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| | |-+  February 9, 2002, Mt. Baker backcountry
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Author Topic: February 9, 2002, Mt. Baker backcountry  (Read 2226 times)
Mark
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February 9, 2002, Mt. Baker backcountry
« on: 09/11/02, 04:48 PM »

Ah, well: another week, another deep, powdery tour in the secret heart of the Mt. Baker backcountry. In the end, three of us went chugging up the ski area cat track toward the scenic viewpoint we all know fondly as The Usual Place. Snow was unmistakably wind effected, with ten inches of low-density powder over another couple of feet of fresh snow from earlier in the week (on top of what is now well over 200 inches of seasonal snowpack). My compadres indicated an interest in accessing the secret ridge, gully and bowl which figured so prominently in recent trip reports, so, upon reaching the high point of our tour, we made the necessary preparations.

First, incantations were muttered, magical substances scattered in the prescribed manner, and burnt offerings were, err, offered. Then, all in attendance were sworn to eternal and unremitting secrecy. This being done, we dropped down the ridge, thrashing on the flats and bounding with varying degrees of finesse down the steep sections, wrapping the corner down a gully and across a bowl surrounded by weird, swirling cliffs. The skiing was very, very good, sometimes verging on outstanding. We stopped at the bottom to skin up, snack and rehydrate and grin beatifically at each other.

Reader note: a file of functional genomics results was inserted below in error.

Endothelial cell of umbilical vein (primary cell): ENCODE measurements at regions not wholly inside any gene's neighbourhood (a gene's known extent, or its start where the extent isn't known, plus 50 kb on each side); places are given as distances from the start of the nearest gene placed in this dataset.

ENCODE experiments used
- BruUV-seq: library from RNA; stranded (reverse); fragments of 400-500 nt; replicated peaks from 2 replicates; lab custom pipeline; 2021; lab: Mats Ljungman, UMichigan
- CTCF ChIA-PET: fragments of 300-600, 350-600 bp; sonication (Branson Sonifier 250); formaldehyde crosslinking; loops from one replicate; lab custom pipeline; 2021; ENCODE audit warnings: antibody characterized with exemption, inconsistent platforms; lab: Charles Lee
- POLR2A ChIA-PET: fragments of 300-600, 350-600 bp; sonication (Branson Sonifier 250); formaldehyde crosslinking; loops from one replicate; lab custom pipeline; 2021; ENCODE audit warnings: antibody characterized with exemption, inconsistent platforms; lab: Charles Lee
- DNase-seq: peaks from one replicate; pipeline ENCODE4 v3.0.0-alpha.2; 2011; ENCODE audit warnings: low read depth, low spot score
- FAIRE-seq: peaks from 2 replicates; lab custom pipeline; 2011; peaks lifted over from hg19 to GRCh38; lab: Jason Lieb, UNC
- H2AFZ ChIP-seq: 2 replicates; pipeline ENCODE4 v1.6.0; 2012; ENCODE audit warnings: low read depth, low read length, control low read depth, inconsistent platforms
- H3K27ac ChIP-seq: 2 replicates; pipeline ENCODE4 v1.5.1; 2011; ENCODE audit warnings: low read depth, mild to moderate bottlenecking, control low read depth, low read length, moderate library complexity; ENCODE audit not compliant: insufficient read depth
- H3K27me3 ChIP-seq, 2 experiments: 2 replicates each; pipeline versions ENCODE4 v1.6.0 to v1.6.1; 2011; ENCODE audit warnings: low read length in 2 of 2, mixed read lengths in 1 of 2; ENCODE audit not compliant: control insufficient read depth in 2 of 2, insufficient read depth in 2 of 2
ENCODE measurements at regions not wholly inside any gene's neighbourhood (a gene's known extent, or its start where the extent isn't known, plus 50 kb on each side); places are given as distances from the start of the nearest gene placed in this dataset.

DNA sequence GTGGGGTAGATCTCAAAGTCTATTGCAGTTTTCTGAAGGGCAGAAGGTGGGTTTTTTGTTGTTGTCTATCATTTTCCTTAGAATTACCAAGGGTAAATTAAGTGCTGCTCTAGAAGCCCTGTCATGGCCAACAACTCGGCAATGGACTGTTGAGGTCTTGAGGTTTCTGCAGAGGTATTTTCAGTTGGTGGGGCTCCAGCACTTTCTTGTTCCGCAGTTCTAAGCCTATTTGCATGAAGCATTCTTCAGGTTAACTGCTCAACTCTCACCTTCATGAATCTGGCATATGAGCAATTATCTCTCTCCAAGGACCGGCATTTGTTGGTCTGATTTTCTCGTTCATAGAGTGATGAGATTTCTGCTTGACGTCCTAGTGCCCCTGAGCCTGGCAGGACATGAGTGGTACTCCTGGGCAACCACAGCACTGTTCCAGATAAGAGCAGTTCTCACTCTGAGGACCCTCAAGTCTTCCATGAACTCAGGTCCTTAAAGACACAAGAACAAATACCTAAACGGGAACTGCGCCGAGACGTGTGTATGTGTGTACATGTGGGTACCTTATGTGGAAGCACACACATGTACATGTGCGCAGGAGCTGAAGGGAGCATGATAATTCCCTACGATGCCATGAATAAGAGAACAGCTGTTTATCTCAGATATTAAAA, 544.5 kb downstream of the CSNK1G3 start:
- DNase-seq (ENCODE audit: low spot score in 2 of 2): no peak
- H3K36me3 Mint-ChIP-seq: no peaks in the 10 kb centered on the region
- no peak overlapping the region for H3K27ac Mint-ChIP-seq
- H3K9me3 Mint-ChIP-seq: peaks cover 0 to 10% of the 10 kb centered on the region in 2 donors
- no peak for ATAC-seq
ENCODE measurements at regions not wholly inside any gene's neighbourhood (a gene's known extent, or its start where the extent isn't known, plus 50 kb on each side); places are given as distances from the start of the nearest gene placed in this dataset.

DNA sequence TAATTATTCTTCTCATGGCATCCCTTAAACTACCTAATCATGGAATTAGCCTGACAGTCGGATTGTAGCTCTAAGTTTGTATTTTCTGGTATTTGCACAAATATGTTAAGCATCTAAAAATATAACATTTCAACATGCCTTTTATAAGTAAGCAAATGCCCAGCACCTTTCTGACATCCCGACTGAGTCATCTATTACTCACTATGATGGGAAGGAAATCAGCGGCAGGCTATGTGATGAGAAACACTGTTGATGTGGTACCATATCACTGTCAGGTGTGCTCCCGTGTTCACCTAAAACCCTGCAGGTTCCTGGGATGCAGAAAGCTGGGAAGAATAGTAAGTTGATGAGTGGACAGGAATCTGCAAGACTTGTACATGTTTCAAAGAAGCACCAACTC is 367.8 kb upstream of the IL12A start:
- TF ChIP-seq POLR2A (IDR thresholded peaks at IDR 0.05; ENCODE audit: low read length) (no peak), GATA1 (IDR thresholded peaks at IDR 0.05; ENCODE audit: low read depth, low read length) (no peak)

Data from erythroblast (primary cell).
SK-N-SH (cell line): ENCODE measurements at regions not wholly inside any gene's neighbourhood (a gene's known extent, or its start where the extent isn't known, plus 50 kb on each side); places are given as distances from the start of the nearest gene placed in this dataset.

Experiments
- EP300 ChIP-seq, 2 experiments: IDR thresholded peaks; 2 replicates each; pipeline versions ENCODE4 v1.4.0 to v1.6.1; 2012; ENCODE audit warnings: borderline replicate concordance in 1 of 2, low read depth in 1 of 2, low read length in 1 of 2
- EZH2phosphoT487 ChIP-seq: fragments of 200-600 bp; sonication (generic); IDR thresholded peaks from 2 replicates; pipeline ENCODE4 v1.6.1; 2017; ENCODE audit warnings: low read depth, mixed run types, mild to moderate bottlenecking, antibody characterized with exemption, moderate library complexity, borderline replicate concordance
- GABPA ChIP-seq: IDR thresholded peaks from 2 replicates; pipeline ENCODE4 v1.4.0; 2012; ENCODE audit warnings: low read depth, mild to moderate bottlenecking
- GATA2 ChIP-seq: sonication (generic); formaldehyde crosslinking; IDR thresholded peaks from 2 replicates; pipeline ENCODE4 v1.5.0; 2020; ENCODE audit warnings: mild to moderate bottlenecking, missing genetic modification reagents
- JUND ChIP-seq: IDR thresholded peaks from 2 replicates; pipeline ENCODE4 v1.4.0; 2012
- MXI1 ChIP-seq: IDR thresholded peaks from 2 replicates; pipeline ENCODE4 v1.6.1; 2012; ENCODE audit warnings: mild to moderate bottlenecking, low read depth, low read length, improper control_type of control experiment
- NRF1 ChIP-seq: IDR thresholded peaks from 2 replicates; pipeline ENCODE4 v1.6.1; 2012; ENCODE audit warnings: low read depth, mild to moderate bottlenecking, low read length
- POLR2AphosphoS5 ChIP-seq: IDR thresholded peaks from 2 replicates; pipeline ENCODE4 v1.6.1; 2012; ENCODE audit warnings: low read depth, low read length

No sooner had we spread ourselves out in glorious solitude than a loud and crazed cackling was heard, and across the slope came a pack of sled dogs and a triumphant skijorer yelling that he'd tell the world about the secret ridge run, and that this would sure teach us Pugetopolites a thing or two about....oh wait, sorry: wrong storyline. I was saving that version for the television pilot. Actually, out of the woods came the only other person I know who has ferreted out and skied this line and who, though normally limited to skiing in blizzard conditions by moonlight, happened to be in the neighborhood and thought he'd drop by. Introductions were made, and our guest, who is, at minimum, three times as energetic as myself, was delicately maneuvered into taking on far more than his share of trailbreaking for the remainder of the day. This was a remarkable stroke of luck for the rest of the party.

In all, we skied north, east and south aspects to about 45 degrees steepness. There was lots of apparently stable powder virtually everywhere we looked, with loose sluffing of the surface snow consistent on slopes greater than 40 degrees, but no deeper releases. Of course, there are obvious areas of windslab, obvious fresh and unstable cornices, and obvious recent natural releases to size 3 scattered all over the place on a surprising variety of aspects (one of these was on a west/southwest aspect; it broke 5 or 6 foot deep a couple of days ago, ran close to a thousand vertical feet then across a flat valley floor and started up the opposite side). We made reasonable route choices, skied to exhaustion in relative safety, quitting about 5:00. On occasion, the clouds broke open and we actually saw our own shadows-not as common as one might think during the dark months of the PNW winter-and backlit snow plumes went leaping, swirling and dancing all along the ridges.

Enjoy.

Mark
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